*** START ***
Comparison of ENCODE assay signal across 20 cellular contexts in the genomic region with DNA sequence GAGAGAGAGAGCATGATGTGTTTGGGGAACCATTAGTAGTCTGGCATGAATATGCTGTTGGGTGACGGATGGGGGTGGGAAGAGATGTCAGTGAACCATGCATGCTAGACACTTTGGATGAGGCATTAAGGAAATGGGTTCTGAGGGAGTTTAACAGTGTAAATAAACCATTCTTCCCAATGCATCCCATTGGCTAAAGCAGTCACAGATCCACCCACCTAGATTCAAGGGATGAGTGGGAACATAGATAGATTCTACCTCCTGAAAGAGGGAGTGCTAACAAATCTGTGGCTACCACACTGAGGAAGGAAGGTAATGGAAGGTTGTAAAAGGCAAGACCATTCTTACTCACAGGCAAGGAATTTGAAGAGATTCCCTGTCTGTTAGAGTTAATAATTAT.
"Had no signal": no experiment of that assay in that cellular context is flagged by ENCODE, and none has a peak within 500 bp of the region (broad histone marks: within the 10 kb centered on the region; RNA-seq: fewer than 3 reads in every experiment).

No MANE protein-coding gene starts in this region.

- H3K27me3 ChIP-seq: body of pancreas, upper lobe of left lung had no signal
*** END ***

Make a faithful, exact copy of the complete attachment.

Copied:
Comparison of ENCODE assay signal across 20 cellular contexts in the genomic region with DNA sequence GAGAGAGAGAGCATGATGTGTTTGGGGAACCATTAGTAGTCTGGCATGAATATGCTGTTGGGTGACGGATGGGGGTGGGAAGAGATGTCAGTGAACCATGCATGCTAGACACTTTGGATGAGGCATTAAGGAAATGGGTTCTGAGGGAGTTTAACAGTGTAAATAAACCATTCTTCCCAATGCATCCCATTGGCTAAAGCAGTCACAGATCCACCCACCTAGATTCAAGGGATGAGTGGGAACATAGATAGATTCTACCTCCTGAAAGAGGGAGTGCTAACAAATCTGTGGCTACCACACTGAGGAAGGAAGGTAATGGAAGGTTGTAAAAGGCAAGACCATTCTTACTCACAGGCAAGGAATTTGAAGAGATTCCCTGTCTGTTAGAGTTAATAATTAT.
"Had no signal": no experiment of that assay in that cellular context is flagged by ENCODE, and none has a peak within 500 bp of the region (broad histone marks: within the 10 kb centered on the region; RNA-seq: fewer than 3 reads in every experiment).

No MANE protein-coding gene starts in this region.

- H3K27me3 ChIP-seq: body of pancreas, upper lobe of left lung had no signal